Juncker offers EU-Africa trade deal in new ‘partnership of equals’

Jean-Claude Juncker, President of the European Commission, delivers his speech at the European Parliament in Strasbourg, EPA-EFE/PATRICK SEEGER

European Commission chief Jean-Claude Juncker held out the promise of an EU-Africa trade pact on Wednesday as part of a ‘partnership of equals’ between the two continents, signalling Europe’s stronger involvement in Africa, where Chinese influence is rapidly spreading.

Giving the final State of the Union address to this Parliament in Strasbourg on Wednesday (12 September), Juncker described Africa as Europe’s “twin continent”.

“We need to invest more in our relationship with the nations of this great and noble continent. And we have to stop seeing this relationship through the sole prism of development aid. Such an approach is beyond inadequate, humiliatingly so,” he said.

“Africa does not need charity, it needs true and fair partnerships. And Europe needs this partnership just as much.”

Juncker told MEPs that he and Paul Kagame, the President of Rwanda and chairperson of the African Union, had “agreed that donor-recipient relations are a thing of the past.”

“We agreed that reciprocal commitments are the way forward. We want to build a new partnership with Africa,” said Juncker.

If his comments are translated into concrete action, it will have implications for the successor to the Cotonou Agreement, a development and trade pact which covers 78 African, Caribbean and Pacific countries, and is due to expire in 2020.

Talks on a new pact were due to begin this autumn but have been complicated by divisions among EU member states on how to treat migration in the pact, and by the African Union’s desire for Africa to have a stand-alone deal with the EU.

“The C’s and P’s risk being left out,” one EU official told EURACTIV. But others are sympathetic to the African Union.

“The AU evidently would like to see more recognition of an EU-Africa partnership, and I think that’s very valid,” a Commission official told this website.

Juncker told the Parliament he believed “we should develop the numerous European-African trade agreements into a continent-to-continent free trade agreement, as an economic partnership between equals”.

Africa prepares to drive a hard trade bargain with EU

Increasing trade between the EU and the ACP (African-Caribbean-Pacific), particularly African countries, lay at the heart of the ambition of the Cotonou Agreement. That was supposed to be embodied by regional Economic Partnership Agreements (EPA) with the EU.

A paper by the EU executive accompanying the speech stated that “the long-term perspective is to create a comprehensive continent-to-continent free trade agreement between the EU and Africa”.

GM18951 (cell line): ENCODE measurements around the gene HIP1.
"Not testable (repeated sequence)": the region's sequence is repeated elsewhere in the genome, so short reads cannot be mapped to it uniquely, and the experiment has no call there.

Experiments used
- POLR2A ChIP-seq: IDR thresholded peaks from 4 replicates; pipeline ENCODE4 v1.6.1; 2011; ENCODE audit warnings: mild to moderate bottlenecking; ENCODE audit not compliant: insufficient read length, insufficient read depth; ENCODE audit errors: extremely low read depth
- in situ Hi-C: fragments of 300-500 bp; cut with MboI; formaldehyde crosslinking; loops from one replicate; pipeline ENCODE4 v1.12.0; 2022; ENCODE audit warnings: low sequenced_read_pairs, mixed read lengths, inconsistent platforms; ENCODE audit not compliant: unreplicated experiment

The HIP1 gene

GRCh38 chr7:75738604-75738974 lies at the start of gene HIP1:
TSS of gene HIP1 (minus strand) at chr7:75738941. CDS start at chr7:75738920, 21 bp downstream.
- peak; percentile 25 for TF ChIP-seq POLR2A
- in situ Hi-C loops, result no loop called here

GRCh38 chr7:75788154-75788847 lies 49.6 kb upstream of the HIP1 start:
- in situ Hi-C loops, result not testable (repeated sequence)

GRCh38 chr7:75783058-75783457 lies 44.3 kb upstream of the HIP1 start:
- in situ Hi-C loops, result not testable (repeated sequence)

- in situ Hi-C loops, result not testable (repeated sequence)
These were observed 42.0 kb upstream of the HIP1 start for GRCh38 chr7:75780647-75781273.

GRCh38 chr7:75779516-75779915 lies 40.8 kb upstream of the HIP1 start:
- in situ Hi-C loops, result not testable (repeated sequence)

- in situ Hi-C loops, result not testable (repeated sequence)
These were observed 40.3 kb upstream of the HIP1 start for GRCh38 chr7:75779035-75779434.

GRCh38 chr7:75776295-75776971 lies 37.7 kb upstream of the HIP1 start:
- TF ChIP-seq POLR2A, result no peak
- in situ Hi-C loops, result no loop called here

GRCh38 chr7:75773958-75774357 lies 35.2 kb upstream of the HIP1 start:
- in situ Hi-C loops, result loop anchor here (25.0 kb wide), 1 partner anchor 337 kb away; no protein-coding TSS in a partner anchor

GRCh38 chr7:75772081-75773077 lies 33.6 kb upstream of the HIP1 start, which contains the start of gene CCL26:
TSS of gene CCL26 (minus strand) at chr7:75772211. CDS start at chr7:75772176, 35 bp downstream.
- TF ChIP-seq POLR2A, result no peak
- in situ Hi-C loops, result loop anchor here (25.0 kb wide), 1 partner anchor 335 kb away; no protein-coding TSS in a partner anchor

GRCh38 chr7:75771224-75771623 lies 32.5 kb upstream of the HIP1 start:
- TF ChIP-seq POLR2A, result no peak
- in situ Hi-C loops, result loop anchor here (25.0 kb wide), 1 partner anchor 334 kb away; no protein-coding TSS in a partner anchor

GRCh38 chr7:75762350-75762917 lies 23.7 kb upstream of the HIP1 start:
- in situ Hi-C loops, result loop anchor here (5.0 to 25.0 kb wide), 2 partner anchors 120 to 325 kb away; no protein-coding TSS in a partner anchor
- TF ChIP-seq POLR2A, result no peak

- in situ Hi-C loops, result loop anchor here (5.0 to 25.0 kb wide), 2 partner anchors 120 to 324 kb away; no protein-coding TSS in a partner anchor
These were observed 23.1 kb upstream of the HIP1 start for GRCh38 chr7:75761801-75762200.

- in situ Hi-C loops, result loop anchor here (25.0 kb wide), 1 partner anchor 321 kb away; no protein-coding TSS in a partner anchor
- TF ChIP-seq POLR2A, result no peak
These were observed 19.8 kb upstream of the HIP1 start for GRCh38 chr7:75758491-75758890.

The EU will also provide €50 million to fund the African Union’s negotiation and technical work on the free trade area.

However, the Commission paper hinted that the existing Economic Partnership Agreements (EPAs) and trade deals with North African countries should form the ‘building blocks’ of co-operation.

Only one EPA – with the Southern African Development Community (SADC) – has been implemented, with many African regional blocs complaining that the terms offered by the EU were unfavourable.

Juncker’s remarks are likely to go down well with African leaders, who are keen to negotiate improved trade terms with the EU, and see their African Continental Free Trade Agreement (ACFTA) – which was signed by 49 countries and launched in March – as the basis for a continent-to-continent pact.

“ACFTA should be the main instrument for a free trade agreement with the EU,” Carlos Lopes, the African Union’s chief negotiator on the post-Cotonou talks, told EURACTIV.com. He added that this would be “very much in the interest of the EU”.

Lopes also told EURACTIV he was confident that the five countries left to sign – with the possible exception of Eritrea – would have signed the ACFTA by the African Union’s next summit in January 2019.

The Commission has stepped up its programmes aimed at hiking private investment to Africa. At the centre is its External Investment Plan, launched two years ago, which promises to direct more than €44 billion in public and private investment.

The EU executive says that by 2020, the EU will have supported 35,000 African students and researchers through its Erasmus programme, a figure that it says should reach 105,000 by 2027.

Juncker pointed out that 36% of Africa’s trade is with the European Union compared to 16% for China and 6% for the United States. But the EU’s economic and political influence on the continent is rapidly being eroded by China, whose President Xi Jinping ear-marked an addition $60 billion in investment in Africa in the coming years at the Forum for China/Africa Co-operation earlier this month.


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